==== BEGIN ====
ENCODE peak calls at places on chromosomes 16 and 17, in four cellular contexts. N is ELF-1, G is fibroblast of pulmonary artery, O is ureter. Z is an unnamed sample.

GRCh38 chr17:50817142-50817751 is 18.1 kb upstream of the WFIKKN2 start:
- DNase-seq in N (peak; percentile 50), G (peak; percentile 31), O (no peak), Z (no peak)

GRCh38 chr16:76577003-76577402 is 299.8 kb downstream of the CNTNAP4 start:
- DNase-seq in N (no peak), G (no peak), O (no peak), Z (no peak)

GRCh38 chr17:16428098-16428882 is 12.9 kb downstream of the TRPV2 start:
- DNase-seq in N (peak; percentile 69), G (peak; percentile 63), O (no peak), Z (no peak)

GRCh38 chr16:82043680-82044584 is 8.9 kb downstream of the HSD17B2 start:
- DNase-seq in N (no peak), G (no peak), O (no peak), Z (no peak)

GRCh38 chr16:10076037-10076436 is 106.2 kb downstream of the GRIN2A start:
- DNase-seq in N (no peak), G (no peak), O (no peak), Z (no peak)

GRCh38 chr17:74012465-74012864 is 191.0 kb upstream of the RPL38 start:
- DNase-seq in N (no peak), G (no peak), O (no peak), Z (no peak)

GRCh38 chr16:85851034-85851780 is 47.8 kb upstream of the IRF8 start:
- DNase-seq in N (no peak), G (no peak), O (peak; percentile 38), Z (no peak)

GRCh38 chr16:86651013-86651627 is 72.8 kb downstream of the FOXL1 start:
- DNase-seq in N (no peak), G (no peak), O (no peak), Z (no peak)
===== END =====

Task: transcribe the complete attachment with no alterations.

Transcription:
ENCODE peak calls at places on chromosomes 16 and 17, in four cellular contexts. N is ELF-1, G is fibroblast of pulmonary artery, O is ureter. Z is an unnamed sample.

GRCh38 chr17:50817142-50817751 is 18.1 kb upstream of the WFIKKN2 start:
- DNase-seq in N (peak; percentile 50), G (peak; percentile 31), O (no peak), Z (no peak)

GRCh38 chr16:76577003-76577402 is 299.8 kb downstream of the CNTNAP4 start:
- DNase-seq in N (no peak), G (no peak), O (no peak), Z (no peak)

GRCh38 chr17:16428098-16428882 is 12.9 kb downstream of the TRPV2 start:
- DNase-seq in N (peak; percentile 69), G (peak; percentile 63), O (no peak), Z (no peak)

GRCh38 chr16:82043680-82044584 is 8.9 kb downstream of the HSD17B2 start:
- DNase-seq in N (no peak), G (no peak), O (no peak), Z (no peak)

GRCh38 chr16:10076037-10076436 is 106.2 kb downstream of the GRIN2A start:
- DNase-seq in N (no peak), G (no peak), O (no peak), Z (no peak)

GRCh38 chr17:74012465-74012864 is 191.0 kb upstream of the RPL38 start:
- DNase-seq in N (no peak), G (no peak), O (no peak), Z (no peak)

GRCh38 chr16:85851034-85851780 is 47.8 kb upstream of the IRF8 start:
- DNase-seq in N (no peak), G (no peak), O (peak; percentile 38), Z (no peak)

GRCh38 chr16:86651013-86651627 is 72.8 kb downstream of the FOXL1 start:
- DNase-seq in N (no peak), G (no peak), O (no peak), Z (no peak)